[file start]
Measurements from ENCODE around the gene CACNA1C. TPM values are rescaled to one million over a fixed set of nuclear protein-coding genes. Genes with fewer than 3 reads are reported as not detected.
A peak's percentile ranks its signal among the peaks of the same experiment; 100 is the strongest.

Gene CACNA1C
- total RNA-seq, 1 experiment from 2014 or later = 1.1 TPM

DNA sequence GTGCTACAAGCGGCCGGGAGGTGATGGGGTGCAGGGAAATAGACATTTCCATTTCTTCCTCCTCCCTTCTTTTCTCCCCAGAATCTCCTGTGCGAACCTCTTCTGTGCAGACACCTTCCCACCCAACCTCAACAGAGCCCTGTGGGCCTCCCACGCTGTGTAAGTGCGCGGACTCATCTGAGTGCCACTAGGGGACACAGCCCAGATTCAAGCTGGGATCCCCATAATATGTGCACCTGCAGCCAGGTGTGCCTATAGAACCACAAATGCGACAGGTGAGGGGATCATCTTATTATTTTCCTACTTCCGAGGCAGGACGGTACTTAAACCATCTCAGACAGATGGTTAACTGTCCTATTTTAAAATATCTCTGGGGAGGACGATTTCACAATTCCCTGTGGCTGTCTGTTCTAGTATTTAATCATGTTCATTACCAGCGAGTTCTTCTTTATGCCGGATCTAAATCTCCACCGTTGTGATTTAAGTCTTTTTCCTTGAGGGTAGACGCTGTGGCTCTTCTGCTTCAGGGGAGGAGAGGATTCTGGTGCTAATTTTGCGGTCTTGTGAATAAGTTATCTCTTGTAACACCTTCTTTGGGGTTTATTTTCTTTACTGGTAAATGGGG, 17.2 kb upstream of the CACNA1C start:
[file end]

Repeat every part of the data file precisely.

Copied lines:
Measurements from ENCODE around the gene CACNA1C. TPM values are rescaled to one million over a fixed set of nuclear protein-coding genes. Genes with fewer than 3 reads are reported as not detected.
A peak's percentile ranks its signal among the peaks of the same experiment; 100 is the strongest.

Gene CACNA1C
- total RNA-seq, 1 experiment from 2014 or later = 1.1 TPM

DNA sequence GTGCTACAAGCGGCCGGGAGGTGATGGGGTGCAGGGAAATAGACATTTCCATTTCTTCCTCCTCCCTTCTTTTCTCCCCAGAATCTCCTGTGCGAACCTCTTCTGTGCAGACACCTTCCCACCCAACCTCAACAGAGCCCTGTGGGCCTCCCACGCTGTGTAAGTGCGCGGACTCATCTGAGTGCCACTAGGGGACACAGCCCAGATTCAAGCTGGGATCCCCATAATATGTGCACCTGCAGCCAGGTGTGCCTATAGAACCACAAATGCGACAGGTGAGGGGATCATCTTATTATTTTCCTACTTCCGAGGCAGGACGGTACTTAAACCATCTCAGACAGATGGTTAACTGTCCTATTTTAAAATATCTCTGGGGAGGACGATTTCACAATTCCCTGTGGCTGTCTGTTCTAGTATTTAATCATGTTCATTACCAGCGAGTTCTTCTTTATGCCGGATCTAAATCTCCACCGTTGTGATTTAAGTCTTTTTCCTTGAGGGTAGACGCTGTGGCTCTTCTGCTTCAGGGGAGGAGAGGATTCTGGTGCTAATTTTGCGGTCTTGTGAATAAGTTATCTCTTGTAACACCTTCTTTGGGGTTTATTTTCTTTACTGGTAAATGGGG, 17.2 kb upstream of the CACNA1C start: